Amazing Kids! Magazine

The Power of Story

By Clare Hunter, age 13, Ohio

 

It was a Sunday evening, and everyone was doing their own thing – whatever my sisters and I like to do during our free time. Mom told us to come to the living room. Like most children, of course, we wanted to finish whatever we were doing. I don’t remember what I was doing, only that I was the last one to go into the living room. Abbey was in a chair, I went to the couch to sit with Mom, and Elizabeth was by the wall, closest to the stairs while still being in the living room.

I don’t remember where everyone else was sitting, but it was one of the very few times my Dad was with us while we had discussions. He is usually at work or always busy with something. When I was finally in the living room, Mom told us that they were getting a divorce. When she first told us, I didn’t know what to think. But when Elizabeth started laughing, all my sisters and I started laughing, because we truly thought she was joking. Or that’s why I think we all started laughing. It could have been that we thought she was joking, or maybe we just didn’t want Elizabeth to get mad at us. Looking back, I think the main reason I laughed with them was because I didn’t know what to think.

Mom insisted that she wasn’t joking, that she wouldn’t joke about something serious; for we wouldn’t believe her if something of the sort would really happen. We all stopped laughing, and Elizabeth was the first to get upset. She was angry that they were getting a divorce right before her senior year in high school. She stormed upstairs in tears, and then I got upset. I don’t really remember much after Elizabeth went upstairs, but I know that I left the living room so I could be alone.

When we were told that our parents were getting a divorce, it was near the end of the school year, and that summer we moved out. My sisters and I went with our Mom to an apartment complex nearby, so we still went to our old school. We went to our old school district for about two more years after. I know I was excited for fifth grade because I wouldn’t have to walk so far to get to my bus, but with the divorce, I had to walk around all of the buses to get to mine. In sixth grade, Grace, Erin, and I all had to walk home from school, for the school district didn’t have bus service if you were within walking distance.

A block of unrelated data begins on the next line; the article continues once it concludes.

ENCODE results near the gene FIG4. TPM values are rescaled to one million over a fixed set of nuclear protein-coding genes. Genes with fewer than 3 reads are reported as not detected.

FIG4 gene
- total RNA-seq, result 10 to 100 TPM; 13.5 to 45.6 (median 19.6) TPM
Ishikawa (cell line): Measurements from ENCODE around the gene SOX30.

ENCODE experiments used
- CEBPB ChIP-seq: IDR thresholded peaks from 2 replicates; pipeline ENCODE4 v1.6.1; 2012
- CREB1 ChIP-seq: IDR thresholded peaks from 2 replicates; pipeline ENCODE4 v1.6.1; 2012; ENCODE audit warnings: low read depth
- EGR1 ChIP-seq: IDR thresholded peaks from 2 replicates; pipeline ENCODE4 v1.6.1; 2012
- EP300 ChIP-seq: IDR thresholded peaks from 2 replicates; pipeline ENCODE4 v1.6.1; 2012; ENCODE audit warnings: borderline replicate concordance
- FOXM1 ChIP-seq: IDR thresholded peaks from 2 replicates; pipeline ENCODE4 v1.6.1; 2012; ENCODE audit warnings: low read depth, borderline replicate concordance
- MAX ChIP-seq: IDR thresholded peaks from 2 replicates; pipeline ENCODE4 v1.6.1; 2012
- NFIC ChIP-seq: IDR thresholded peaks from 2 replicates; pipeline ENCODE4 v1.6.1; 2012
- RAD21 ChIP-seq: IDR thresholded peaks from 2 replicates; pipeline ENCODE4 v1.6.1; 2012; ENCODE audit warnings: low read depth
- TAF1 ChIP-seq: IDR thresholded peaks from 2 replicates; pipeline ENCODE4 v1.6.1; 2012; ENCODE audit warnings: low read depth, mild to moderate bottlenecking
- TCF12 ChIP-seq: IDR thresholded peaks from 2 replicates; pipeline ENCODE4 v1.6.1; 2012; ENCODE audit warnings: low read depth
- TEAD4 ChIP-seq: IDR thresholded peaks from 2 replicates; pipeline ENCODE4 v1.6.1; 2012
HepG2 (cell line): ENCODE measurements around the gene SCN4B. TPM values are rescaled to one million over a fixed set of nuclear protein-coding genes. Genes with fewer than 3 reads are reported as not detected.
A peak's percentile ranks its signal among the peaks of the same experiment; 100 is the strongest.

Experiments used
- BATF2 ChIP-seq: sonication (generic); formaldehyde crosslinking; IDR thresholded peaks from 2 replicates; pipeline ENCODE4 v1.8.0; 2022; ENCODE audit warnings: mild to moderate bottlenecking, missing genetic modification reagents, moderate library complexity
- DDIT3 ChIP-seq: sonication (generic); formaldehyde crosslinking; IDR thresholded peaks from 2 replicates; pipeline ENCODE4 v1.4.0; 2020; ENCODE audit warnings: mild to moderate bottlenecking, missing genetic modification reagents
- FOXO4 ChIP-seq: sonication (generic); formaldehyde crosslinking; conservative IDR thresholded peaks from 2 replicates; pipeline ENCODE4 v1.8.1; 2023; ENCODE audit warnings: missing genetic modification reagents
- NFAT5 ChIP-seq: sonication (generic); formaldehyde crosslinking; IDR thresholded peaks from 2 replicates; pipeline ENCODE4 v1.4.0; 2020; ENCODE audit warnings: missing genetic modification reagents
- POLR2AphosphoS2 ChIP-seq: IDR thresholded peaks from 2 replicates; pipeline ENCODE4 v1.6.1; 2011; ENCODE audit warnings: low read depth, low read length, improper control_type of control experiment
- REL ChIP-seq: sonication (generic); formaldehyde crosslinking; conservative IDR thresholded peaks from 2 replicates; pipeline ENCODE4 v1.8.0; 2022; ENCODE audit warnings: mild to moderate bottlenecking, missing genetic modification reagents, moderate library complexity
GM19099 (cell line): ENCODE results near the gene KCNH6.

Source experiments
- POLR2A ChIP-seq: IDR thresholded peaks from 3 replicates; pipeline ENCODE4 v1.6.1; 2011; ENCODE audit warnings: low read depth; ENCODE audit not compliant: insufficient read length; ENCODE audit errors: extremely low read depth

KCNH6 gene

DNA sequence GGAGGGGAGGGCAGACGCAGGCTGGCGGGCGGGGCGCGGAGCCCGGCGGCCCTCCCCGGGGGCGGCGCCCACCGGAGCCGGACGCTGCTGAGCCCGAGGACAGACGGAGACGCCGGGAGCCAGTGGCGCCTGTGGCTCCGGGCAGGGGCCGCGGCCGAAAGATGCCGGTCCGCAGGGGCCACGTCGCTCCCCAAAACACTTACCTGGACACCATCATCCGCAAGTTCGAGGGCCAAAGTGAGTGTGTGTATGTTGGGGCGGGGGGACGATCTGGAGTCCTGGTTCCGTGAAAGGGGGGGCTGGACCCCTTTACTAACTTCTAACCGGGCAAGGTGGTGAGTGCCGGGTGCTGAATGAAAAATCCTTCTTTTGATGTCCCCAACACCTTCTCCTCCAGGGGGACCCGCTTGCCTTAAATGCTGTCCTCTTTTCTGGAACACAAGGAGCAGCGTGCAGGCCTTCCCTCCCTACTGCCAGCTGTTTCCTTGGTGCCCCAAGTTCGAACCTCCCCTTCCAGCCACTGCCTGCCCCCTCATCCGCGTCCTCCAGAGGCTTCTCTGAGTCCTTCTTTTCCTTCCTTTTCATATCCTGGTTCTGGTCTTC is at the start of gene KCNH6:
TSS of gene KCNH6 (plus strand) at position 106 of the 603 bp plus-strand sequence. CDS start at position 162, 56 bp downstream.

Because we had to walk home every day, it gave me time to think. Grace and I always walked home together, but we ran out of things to talk about. At first, after running out of things to talk about, I thought constantly about what I was going to do on whatever online game I was playing at the moment. After a while, I stopped playing the games, and I started to daydream.

When we moved to Mariemont, I had no friends. That is obvious, but while Grace was trying to make friends, I stayed alone. As the year went by, I didn’t make any friends of my own besides Grace’s, so I started to make up characters. I looked at their lives, from peaceful to war-torn, and I learned life lessons from their stories that I would never had been able to learn because of how the world, society, and media is today. I learned many “lessons,” and with each one I began to think differently about the world and change my outlook on life.

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